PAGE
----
Machine shop for custom handgun parts?
February 27, 2009 3:22 PM   Subscribe

Steel gun parts custom-made in small batches?

I have read & seen videos of computer-controlled milling machines, laser cutters, 3D scanners, etc., and I figure there must be shops out there making small runs of complex shapes using the latest equipment.

I have a Springfield XD .45 pistol, and I want some spare extractors in case the OEM model breaks. However the company doesn't sell the extractor.

There could be safety issues with custom parts, but the extractor won't compromise the safety of the gun were it to fail (unlike a barrel or something). Still I'd want any custom parts made of steel with similar (or better) properties, so I suppose some assay as to alloy-type would have to be made?

Several places sell their own custom parts for XDs online - trigger kits, sears, barrels, guide rods, etc. - so clearly it's possible to find machine shops to make quality parts.

How can I find a shop like that, particularly one doing small runs for a reasonable price (I'd only want 3 or 4 spare extractors, though I might be able to find other people wanting to pool funds or order themselves)?
posted by jjsonp to Technology (8 answers total)
Former CNC machinist/Quality guy at a small shop here...

You're going to need a bigger production run if you want these all made all high tech. Designing and programming the machines is a big job and they may actually end up making 2 or 3 before the run is ready to start, just during set up.

Still, the simplest thing to do is just find a small shop in an industrial park and ask to speak to their production manager. They look pretty simple, a good millwright or toolmaker could bang them out on a few successive lunch breaks.
posted by codswallop at 3:59 PM on February 27, 2009

Response by poster: Thanks codswallop. Yeah I was wondering if I might find someone locally; I searched Craigslist but I wasn't quite sure what search terms I needed to use.
posted by jjsonp at 4:07 PM on February 27, 2009

Yeah, 'small runs' and 'cost effective' are essentially mutually exclusive on a commercial basis when it comes to machining - even more so if there is any metal treatment required afterwards (ie heat treatment).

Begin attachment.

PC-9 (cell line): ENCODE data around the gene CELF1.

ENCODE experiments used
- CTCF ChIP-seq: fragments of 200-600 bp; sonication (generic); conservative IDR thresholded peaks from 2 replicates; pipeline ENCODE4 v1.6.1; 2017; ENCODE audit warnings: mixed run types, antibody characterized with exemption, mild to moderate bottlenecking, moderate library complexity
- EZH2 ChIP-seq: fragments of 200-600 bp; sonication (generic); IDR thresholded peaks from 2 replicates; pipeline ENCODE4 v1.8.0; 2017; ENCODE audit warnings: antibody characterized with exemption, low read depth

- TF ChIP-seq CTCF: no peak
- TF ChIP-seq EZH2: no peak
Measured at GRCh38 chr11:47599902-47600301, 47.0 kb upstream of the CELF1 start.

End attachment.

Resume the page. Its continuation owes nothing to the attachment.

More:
I'd imagine your best bet is to ask any local gunsmiths for machine shops that do one-off/prototype runs or other gun ork in the area. Without an engineering drawing, or fixtures and jigs, the workload is pretty high to accurately make a copy in terms of time. The more you make, the cheaper it will be, but also you need to find someone who is set up to make small runs of components, as bigger machines that are used for long runs are enormously costly to have sitting idle, so the less chance of them considering it.

I'd go via established channels, like I say, as the chances of finding an enthusiast (or even like minded people to share the cost) within your local gun community is the most likely solution to yield results.
posted by Brockles at 4:34 PM on February 27, 2009

On the small-runs note, there was a story in last week's New Yorker about the guy who invented the full-auto shotgun and how he has a custom gun-parts machining business that uses the lost-wax process to create extremely close tolerances. Maybe overkill for a commodity gun, though.
posted by rhizome at 5:14 PM on February 27, 2009

If there's no market for the part, maybe it will never break. I wouldn't sweat it.
posted by popechunk at 7:16 PM on February 27, 2009

popechunk: there's a market for the part. Extractors wear out. They require you send that particular gun back to the factory for repairs, which keeps them in business with work. It's crap.
posted by talldean at 8:01 PM on February 27, 2009

Maybe look at eMachine Shop. I've never used their services, but have used their software to model parts and see the cost.
posted by whoda at 12:39 AM on February 28, 2009

Are there no more gunsmiths?
posted by notyou at 8:40 AM on February 28, 2009

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